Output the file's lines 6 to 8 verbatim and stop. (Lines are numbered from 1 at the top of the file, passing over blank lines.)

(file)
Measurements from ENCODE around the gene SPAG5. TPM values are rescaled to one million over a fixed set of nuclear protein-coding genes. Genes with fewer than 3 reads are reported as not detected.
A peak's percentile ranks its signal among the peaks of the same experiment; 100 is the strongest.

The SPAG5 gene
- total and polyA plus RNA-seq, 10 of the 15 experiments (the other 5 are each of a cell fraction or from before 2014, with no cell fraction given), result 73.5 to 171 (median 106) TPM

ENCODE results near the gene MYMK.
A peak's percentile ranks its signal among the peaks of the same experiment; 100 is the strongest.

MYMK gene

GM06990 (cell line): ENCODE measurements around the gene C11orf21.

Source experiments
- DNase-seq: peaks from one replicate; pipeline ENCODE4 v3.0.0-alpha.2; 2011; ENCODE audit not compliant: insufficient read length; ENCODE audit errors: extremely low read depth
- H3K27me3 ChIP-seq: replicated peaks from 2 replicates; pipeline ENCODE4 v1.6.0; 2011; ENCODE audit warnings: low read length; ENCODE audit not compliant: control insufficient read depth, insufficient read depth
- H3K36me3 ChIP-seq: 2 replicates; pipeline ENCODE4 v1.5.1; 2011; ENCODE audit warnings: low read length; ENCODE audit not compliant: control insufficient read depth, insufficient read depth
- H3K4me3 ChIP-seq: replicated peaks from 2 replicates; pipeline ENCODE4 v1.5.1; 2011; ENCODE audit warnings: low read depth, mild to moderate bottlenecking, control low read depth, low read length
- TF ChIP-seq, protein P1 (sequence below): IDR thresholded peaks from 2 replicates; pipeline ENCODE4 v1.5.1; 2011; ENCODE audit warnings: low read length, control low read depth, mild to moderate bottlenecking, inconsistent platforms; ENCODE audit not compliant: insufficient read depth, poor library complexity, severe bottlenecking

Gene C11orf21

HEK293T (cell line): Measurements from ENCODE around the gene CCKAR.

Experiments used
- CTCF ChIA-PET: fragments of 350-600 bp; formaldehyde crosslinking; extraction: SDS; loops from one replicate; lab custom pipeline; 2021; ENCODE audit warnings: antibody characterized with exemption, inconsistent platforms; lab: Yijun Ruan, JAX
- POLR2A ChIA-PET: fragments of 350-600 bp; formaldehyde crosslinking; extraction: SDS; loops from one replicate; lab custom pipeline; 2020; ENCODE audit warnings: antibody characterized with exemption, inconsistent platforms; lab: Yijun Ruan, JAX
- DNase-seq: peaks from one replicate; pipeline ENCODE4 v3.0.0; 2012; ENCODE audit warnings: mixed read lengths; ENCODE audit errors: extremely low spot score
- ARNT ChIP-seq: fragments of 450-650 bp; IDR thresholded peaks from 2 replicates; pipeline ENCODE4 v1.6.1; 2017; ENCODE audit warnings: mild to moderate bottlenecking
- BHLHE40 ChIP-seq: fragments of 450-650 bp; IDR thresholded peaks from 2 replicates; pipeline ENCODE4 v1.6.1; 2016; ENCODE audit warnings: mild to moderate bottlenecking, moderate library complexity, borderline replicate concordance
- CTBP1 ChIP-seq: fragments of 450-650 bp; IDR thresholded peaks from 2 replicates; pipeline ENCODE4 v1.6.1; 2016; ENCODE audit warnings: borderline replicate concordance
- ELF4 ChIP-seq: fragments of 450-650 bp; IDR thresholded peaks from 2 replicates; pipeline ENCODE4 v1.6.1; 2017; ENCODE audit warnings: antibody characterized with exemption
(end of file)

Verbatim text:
A peak's percentile ranks its signal among the peaks of the same experiment; 100 is the strongest.

MYMK gene

GM06990 (cell line): ENCODE measurements around the gene C11orf21.